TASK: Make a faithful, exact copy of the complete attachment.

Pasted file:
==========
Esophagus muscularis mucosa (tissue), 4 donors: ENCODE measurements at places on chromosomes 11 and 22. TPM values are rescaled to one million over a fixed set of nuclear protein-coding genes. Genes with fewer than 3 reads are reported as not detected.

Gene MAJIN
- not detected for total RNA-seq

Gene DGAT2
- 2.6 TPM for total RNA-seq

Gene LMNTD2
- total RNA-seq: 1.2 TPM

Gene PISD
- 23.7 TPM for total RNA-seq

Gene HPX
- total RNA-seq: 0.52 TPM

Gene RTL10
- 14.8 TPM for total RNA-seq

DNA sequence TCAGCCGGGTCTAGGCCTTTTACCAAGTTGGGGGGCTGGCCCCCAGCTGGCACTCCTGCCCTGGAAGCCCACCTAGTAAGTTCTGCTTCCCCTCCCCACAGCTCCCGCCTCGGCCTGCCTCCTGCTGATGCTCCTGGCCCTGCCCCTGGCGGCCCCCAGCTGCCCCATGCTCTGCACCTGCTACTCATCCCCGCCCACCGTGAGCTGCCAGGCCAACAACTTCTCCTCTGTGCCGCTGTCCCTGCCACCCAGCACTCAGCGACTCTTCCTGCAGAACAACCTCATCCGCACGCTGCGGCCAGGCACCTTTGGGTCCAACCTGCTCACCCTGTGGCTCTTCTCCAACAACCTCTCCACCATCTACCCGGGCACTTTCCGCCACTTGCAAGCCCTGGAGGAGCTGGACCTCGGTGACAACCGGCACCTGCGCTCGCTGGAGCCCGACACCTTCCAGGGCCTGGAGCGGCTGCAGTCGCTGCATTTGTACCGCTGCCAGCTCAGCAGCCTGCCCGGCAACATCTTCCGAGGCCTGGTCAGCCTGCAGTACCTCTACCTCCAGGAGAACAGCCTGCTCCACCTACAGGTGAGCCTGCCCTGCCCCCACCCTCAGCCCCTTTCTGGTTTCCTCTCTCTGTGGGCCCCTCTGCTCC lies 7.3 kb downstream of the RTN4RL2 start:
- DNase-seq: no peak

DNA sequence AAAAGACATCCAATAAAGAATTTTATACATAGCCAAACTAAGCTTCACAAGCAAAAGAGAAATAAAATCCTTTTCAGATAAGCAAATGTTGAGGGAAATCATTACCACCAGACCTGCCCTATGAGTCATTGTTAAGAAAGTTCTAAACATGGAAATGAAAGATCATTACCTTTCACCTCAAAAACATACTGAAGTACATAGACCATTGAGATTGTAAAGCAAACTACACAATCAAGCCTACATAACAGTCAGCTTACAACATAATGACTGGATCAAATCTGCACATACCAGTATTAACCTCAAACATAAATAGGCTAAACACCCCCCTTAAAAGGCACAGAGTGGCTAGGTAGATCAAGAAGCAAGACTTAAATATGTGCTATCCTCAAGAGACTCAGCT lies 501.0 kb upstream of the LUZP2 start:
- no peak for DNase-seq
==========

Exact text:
Esophagus muscularis mucosa (tissue), 4 donors: ENCODE measurements at places on chromosomes 11 and 22. TPM values are rescaled to one million over a fixed set of nuclear protein-coding genes. Genes with fewer than 3 reads are reported as not detected.

Gene MAJIN
- not detected for total RNA-seq

Gene DGAT2
- 2.6 TPM for total RNA-seq

Gene LMNTD2
- total RNA-seq: 1.2 TPM

Gene PISD
- 23.7 TPM for total RNA-seq

Gene HPX
- total RNA-seq: 0.52 TPM

Gene RTL10
- 14.8 TPM for total RNA-seq

DNA sequence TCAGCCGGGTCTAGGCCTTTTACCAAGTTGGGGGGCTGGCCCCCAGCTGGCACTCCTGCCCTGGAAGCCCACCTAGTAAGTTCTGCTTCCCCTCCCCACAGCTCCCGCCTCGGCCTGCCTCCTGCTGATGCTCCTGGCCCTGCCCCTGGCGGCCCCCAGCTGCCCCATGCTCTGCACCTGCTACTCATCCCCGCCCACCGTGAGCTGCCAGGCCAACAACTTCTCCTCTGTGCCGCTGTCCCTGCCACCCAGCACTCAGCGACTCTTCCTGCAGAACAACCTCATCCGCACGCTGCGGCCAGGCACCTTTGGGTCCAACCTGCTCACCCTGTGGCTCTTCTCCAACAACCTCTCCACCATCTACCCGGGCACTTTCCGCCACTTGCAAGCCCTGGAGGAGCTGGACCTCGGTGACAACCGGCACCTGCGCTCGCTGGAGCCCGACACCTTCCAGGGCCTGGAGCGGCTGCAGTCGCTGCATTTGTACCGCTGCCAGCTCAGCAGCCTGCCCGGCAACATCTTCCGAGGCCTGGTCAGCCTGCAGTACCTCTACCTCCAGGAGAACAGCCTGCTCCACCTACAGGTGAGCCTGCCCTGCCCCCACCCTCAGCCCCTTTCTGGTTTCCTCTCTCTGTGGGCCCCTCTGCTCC lies 7.3 kb downstream of the RTN4RL2 start:
- DNase-seq: no peak

DNA sequence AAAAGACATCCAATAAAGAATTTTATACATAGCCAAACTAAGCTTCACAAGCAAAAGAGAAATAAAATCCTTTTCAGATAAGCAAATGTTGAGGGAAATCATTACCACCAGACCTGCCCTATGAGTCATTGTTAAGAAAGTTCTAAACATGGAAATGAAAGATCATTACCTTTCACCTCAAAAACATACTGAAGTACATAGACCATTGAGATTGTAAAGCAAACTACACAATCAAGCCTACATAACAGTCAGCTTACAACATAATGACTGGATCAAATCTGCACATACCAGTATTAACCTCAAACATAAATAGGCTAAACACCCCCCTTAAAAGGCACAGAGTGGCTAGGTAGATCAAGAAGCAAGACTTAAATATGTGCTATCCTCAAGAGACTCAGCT lies 501.0 kb upstream of the LUZP2 start:
- no peak for DNase-seq